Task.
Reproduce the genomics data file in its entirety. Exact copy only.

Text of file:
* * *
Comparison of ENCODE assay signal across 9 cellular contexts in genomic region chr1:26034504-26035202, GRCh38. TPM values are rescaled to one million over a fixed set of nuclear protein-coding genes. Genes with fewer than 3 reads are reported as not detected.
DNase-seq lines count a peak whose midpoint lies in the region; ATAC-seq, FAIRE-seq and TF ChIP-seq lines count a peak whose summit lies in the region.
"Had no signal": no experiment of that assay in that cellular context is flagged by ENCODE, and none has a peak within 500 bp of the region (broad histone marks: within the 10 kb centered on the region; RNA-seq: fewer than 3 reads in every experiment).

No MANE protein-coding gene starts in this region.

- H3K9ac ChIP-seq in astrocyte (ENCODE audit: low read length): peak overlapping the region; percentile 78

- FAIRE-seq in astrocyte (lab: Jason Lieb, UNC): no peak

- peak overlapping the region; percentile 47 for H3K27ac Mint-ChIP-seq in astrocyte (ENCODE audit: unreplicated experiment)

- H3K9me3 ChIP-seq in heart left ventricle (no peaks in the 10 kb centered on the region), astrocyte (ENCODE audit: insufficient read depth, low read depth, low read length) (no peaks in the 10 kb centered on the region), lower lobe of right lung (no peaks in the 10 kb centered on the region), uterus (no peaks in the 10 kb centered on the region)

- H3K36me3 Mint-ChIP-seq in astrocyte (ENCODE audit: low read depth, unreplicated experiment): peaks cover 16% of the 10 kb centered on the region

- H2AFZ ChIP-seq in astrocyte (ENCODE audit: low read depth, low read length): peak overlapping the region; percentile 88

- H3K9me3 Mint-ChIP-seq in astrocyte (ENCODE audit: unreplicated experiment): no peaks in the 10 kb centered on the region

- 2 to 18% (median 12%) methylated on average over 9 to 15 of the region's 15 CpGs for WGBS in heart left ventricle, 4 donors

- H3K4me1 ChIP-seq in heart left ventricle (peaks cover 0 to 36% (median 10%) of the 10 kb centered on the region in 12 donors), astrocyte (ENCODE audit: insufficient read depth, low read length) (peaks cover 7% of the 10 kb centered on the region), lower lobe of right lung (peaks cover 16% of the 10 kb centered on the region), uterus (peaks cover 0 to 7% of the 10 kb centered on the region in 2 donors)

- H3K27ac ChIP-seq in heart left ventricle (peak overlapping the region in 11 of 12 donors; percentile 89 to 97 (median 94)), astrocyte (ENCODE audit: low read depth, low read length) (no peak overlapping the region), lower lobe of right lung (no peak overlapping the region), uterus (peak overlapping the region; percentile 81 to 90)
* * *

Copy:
Comparison of ENCODE assay signal across 9 cellular contexts in genomic region chr1:26034504-26035202, GRCh38. TPM values are rescaled to one million over a fixed set of nuclear protein-coding genes. Genes with fewer than 3 reads are reported as not detected.
DNase-seq lines count a peak whose midpoint lies in the region; ATAC-seq, FAIRE-seq and TF ChIP-seq lines count a peak whose summit lies in the region.
"Had no signal": no experiment of that assay in that cellular context is flagged by ENCODE, and none has a peak within 500 bp of the region (broad histone marks: within the 10 kb centered on the region; RNA-seq: fewer than 3 reads in every experiment).

No MANE protein-coding gene starts in this region.

- H3K9ac ChIP-seq in astrocyte (ENCODE audit: low read length): peak overlapping the region; percentile 78

- FAIRE-seq in astrocyte (lab: Jason Lieb, UNC): no peak

- peak overlapping the region; percentile 47 for H3K27ac Mint-ChIP-seq in astrocyte (ENCODE audit: unreplicated experiment)

- H3K9me3 ChIP-seq in heart left ventricle (no peaks in the 10 kb centered on the region), astrocyte (ENCODE audit: insufficient read depth, low read depth, low read length) (no peaks in the 10 kb centered on the region), lower lobe of right lung (no peaks in the 10 kb centered on the region), uterus (no peaks in the 10 kb centered on the region)

- H3K36me3 Mint-ChIP-seq in astrocyte (ENCODE audit: low read depth, unreplicated experiment): peaks cover 16% of the 10 kb centered on the region

- H2AFZ ChIP-seq in astrocyte (ENCODE audit: low read depth, low read length): peak overlapping the region; percentile 88

- H3K9me3 Mint-ChIP-seq in astrocyte (ENCODE audit: unreplicated experiment): no peaks in the 10 kb centered on the region

- 2 to 18% (median 12%) methylated on average over 9 to 15 of the region's 15 CpGs for WGBS in heart left ventricle, 4 donors

- H3K4me1 ChIP-seq in heart left ventricle (peaks cover 0 to 36% (median 10%) of the 10 kb centered on the region in 12 donors), astrocyte (ENCODE audit: insufficient read depth, low read length) (peaks cover 7% of the 10 kb centered on the region), lower lobe of right lung (peaks cover 16% of the 10 kb centered on the region), uterus (peaks cover 0 to 7% of the 10 kb centered on the region in 2 donors)

- H3K27ac ChIP-seq in heart left ventricle (peak overlapping the region in 11 of 12 donors; percentile 89 to 97 (median 94)), astrocyte (ENCODE audit: low read depth, low read length) (no peak overlapping the region), lower lobe of right lung (no peak overlapping the region), uterus (peak overlapping the region; percentile 81 to 90)